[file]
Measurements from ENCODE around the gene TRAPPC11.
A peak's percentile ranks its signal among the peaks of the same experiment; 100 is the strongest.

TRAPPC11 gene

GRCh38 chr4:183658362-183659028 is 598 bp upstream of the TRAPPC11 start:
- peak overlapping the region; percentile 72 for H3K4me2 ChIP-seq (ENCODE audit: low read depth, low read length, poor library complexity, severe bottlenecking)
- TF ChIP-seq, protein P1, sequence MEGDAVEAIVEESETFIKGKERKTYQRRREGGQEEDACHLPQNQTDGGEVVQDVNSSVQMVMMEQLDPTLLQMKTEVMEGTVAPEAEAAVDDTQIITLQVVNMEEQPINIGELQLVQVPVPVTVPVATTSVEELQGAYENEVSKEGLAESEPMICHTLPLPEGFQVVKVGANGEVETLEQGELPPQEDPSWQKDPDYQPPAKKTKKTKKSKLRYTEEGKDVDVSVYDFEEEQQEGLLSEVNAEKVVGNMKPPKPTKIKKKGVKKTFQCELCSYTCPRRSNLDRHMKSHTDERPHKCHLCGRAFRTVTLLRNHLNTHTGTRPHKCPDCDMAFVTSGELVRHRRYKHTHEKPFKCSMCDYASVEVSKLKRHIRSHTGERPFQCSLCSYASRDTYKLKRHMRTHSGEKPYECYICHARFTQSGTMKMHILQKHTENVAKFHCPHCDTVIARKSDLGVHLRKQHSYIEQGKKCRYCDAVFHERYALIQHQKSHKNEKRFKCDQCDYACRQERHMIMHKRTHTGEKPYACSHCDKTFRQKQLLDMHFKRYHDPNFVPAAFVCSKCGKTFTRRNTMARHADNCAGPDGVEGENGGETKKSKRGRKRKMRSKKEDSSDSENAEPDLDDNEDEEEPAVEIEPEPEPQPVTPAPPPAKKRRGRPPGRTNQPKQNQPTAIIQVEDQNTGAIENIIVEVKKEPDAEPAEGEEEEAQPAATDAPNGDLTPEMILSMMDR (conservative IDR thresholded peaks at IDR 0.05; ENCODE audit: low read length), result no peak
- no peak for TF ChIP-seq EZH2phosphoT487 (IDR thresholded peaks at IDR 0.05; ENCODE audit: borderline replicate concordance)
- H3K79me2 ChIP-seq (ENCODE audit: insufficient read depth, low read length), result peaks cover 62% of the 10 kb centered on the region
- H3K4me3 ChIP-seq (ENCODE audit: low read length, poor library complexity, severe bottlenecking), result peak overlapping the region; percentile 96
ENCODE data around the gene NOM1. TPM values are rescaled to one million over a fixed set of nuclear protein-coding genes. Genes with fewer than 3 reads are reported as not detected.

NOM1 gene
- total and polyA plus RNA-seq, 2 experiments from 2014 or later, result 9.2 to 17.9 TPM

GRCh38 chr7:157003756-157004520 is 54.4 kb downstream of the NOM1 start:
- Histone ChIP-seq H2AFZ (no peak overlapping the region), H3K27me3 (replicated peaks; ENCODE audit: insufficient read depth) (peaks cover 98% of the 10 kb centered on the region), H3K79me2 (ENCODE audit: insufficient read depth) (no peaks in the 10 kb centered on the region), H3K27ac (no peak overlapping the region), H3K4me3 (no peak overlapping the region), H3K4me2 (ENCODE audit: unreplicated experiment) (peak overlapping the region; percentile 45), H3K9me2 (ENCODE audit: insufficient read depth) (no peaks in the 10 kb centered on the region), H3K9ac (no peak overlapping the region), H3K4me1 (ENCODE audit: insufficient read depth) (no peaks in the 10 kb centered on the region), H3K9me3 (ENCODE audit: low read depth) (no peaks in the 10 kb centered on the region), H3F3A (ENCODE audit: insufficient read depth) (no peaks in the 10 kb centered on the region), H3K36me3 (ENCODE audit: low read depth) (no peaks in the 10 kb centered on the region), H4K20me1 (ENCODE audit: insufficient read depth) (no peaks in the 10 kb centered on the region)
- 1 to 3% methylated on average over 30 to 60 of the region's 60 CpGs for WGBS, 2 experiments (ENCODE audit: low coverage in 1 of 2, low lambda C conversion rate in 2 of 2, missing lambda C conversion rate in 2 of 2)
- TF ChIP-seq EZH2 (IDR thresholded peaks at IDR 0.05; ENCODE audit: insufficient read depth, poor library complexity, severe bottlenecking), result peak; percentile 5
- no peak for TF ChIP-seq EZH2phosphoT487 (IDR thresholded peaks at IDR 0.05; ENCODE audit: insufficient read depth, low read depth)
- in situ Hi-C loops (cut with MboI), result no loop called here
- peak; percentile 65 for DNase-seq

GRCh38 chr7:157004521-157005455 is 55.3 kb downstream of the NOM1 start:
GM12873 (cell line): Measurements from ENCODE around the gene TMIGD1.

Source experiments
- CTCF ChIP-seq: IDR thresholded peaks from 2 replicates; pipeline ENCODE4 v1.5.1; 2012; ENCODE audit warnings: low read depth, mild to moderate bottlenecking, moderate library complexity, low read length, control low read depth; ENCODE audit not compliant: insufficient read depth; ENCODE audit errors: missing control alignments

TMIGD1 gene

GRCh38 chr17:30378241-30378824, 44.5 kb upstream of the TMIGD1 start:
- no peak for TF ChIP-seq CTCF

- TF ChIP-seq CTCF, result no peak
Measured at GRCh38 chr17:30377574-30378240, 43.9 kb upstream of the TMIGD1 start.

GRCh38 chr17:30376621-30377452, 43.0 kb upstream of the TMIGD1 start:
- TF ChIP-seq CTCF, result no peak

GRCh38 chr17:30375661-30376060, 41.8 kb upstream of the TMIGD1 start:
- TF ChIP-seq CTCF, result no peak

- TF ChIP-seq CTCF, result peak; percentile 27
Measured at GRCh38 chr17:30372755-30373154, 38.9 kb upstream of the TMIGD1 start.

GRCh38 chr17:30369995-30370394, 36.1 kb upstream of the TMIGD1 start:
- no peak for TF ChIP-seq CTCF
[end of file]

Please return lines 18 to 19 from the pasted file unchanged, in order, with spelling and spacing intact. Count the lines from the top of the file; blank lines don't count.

- in situ Hi-C loops (cut with MboI), result no loop called here
- peak; percentile 65 for DNase-seq